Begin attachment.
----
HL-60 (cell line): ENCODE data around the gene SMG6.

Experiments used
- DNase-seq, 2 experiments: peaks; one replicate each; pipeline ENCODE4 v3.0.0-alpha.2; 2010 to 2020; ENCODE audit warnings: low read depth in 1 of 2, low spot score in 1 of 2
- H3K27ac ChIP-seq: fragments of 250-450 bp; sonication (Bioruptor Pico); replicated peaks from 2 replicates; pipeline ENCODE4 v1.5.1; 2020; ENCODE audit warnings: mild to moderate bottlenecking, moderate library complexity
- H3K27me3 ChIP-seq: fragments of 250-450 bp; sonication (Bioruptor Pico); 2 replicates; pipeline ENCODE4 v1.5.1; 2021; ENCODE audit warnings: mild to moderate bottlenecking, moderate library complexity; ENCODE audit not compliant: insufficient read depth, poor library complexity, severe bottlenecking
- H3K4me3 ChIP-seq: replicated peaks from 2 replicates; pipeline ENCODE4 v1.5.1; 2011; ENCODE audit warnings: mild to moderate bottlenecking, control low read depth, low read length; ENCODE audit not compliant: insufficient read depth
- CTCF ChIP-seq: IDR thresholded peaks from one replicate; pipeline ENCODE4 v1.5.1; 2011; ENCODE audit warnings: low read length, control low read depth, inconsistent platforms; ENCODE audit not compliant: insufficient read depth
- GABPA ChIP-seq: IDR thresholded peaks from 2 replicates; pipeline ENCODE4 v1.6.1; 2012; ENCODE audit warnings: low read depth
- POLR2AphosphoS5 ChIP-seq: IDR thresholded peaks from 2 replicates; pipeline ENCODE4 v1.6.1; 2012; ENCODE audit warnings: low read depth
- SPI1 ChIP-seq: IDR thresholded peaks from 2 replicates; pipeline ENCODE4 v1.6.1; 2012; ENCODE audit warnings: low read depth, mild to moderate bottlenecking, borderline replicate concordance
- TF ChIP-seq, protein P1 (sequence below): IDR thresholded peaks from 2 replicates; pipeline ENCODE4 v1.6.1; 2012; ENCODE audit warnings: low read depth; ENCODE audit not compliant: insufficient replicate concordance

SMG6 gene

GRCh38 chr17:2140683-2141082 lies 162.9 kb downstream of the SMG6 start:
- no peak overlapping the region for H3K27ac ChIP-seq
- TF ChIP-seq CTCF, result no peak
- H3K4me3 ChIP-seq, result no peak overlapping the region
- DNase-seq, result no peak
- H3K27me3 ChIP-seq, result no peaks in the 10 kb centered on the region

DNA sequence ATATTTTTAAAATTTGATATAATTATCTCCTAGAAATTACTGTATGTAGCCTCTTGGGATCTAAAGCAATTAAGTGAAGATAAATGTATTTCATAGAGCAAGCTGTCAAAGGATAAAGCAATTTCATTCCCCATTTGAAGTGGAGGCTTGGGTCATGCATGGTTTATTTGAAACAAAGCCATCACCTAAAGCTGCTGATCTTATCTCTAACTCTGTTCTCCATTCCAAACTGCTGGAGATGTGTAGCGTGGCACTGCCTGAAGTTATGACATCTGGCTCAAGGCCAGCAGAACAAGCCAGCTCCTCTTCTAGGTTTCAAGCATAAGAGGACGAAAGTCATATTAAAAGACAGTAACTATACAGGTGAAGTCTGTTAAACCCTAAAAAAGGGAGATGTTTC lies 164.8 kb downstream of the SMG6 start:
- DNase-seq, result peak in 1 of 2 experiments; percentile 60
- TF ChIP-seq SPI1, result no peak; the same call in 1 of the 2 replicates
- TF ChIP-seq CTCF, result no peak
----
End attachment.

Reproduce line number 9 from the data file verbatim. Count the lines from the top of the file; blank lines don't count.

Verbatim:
- POLR2AphosphoS5 ChIP-seq: IDR thresholded peaks from 2 replicates; pipeline ENCODE4 v1.6.1; 2012; ENCODE audit warnings: low read depth